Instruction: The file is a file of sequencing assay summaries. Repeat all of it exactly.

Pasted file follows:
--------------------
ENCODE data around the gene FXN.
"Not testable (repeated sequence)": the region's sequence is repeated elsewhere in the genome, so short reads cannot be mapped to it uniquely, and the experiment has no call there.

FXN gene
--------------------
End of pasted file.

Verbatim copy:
ENCODE data around the gene FXN.
"Not testable (repeated sequence)": the region's sequence is repeated elsewhere in the genome, so short reads cannot be mapped to it uniquely, and the experiment has no call there.

FXN gene